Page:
Canada is actively contributing to multiple efforts to reduce the impact of this problem around the world. Canada committed financial and research support to implement the WHO action plan across sectors and developed a domestic plan that addresses uniquely Canadian challenges. (See What Is Canada Doing to Combat Antibiotic Resistance?)
Rates of Antibiotic Resistance in Canada
A 2019 report by an expert panel of the Council of Canadian Academies put the rate of resistance to first-line antimicrobials at 26 per cent in Canada. In other words, one in four infections is resistant to the first drug prescribed to treat it. The panel also found it “highly plausible” that the resistance rate will rise to 40 per cent by 2050.
The rate of antibiotic-resistant infections is higher than in past decades. For example, rates of gonorrhea, a sexually transmitted infection, surged by 43 per cent from 2004 to 2013, and half of gonorrhea cases are resistant to at least one of the two antibiotics commonly used to treat the infection in Canada. Rates of resistance to gonorrhea medications are higher in Canada than in the United States and the United Kingdom.
Did you know?
Surveillance data suggest that the number of prescriptions for antimicrobials in Canada has been relatively stable since 2002. Until recently, however, only prescriptions in hospitals and long-term care facilities have been reliably tracked. Fewer data are available from community and clinic settings, where 80 per cent of antibiotics are prescribed.
Where people live can impact their exposure to antibiotic-resistant organisms. Some northern communities experience higher rates of resistance than are typically found in southern regions. Overcrowded living conditions, inappropriate prescribing practices, exposure to people with infections and exposure to healthcare workers are some contributing factors. Researchers are working with community leaders, health workers and medical professionals in the North to monitor the rates of resistant infections and improve care for affected people.
What Is Canada Doing to Combat Antibiotic Resistance?
Health Canada and the Public Health Agency of Canada support several research initiatives, including the Canadian Integrated Program for Antimicrobial Resistance Surveillance (CIPARS). Through CIPARS, Canada is developing and improving strategies to gather data and monitor infection rates.
Federal funding for research and innovation comes from an independent government agency, the Canadian Institutes of Health Research (CIHR). Between 2011 and 2016, Canada invested more than $96 million in antimicrobial research at CIHR. The agency launched an international program in December 2018 to help identify, diagnose and detect antimicrobial resistance in humans and animals.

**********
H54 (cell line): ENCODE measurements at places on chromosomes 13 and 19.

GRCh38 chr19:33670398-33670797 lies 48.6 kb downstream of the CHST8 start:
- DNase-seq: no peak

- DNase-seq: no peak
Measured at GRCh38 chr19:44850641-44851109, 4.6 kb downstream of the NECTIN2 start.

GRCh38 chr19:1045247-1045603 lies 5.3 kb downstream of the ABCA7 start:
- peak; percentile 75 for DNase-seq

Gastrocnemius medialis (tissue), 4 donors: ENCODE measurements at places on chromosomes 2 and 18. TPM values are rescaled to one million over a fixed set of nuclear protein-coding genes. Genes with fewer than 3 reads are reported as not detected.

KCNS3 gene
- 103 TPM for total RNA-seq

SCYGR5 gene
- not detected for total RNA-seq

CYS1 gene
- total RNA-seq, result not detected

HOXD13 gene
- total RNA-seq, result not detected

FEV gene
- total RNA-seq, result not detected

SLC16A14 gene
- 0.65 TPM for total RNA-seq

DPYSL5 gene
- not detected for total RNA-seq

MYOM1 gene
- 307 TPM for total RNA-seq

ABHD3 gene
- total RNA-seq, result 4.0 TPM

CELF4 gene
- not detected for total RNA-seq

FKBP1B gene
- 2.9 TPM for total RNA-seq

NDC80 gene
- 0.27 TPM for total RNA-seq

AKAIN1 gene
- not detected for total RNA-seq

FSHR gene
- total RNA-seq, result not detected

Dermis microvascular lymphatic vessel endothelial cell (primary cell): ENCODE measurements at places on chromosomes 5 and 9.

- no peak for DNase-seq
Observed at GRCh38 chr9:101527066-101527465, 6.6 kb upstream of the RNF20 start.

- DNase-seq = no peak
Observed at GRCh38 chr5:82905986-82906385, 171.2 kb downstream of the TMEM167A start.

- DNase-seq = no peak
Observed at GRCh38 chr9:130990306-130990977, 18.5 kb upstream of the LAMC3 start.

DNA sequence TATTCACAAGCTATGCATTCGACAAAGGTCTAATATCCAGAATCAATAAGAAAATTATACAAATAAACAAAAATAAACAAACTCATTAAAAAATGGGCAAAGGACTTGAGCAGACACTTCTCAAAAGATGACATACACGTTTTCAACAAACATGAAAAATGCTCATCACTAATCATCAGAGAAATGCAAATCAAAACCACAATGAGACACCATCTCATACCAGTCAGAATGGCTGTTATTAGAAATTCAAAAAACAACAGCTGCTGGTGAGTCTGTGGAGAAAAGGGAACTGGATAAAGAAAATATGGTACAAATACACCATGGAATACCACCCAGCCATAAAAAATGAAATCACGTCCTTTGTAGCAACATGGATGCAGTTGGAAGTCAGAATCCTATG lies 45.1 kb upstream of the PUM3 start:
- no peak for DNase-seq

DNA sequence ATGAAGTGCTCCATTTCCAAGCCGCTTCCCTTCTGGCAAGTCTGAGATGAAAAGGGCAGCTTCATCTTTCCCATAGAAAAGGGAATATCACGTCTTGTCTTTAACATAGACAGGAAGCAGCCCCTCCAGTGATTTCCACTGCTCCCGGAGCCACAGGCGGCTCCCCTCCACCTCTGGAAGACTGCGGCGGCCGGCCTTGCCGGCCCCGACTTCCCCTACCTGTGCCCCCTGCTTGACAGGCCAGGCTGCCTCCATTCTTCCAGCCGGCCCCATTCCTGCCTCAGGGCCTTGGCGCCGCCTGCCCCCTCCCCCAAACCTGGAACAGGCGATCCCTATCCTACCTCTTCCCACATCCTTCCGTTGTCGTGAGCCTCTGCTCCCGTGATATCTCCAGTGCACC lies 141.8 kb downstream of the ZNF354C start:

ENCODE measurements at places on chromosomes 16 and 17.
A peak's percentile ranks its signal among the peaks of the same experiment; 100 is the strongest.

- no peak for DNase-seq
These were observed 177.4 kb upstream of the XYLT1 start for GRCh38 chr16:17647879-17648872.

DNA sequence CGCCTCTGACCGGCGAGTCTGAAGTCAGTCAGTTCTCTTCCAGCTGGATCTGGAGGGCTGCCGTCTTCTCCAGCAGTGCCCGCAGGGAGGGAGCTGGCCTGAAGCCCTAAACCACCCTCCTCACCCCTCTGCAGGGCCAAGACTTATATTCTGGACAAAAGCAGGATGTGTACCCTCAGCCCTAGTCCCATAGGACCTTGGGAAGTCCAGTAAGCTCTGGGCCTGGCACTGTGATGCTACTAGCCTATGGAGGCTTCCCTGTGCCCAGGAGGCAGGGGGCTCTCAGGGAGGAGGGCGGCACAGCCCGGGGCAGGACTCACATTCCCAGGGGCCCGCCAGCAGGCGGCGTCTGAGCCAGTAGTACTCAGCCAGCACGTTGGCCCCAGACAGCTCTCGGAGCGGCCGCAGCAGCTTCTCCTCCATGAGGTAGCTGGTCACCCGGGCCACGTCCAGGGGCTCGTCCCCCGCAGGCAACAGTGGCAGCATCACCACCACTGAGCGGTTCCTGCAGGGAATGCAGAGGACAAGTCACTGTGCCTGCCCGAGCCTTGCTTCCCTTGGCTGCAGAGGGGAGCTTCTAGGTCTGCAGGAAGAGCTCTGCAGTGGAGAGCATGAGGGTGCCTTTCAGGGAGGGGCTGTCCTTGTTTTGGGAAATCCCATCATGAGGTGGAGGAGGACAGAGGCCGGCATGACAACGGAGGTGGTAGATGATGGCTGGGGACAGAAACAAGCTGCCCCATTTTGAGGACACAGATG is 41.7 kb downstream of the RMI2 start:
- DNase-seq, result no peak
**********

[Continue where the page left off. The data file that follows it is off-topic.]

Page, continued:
Working with international governments, Canada’s federal agencies and medical community are developing consistent policies to help prevent the growth and transmission of resistant bacterial organisms in Canada and around the world. Canada has established international research partnerships with the United Kingdom and the European Union to study multiple ways of combatting resistance.
Provinces and territories have hospital-based programs, immunization programs and campaigns to build community awareness. One example was the Northern Antibiotic Resistance Partnership, sponsored by the federal government and the University of Manitoba, which brought together communities in northern Saskatchewan to address antibiotic resistance. Its tools included a program to teach school-age children how germs are spread and how to prevent them from spreading. The partnership developed radio broadcasts for the general public in English, Cree and Dene about the importance of hand washing, caring for skin and soft tissue infections and taking the entire course of prescribed antibiotics.
Experts point to the need for more comprehensive surveillance data on resistant infections across the country. The lack of such data is a barrier to launching well-targeted responses to resistance.
Development of New Antibiotics
In recent years, pharmaceutical companies have not been researching new medications to fight the organisms that currently resist antibiotics. A new class of antibiotics has not been developed since 1987. This type of investment is not considered profitable enough, because restrictions on antibiotic use limit the amount of medication that drug companies can sell.
The WHO suggests that new incentives are needed to drive necessary research on new classes of antibiotics. Ideas to promote investment in antibiotic research include private-public partnerships, where the cost is shared between industry, governments and governmental organizations.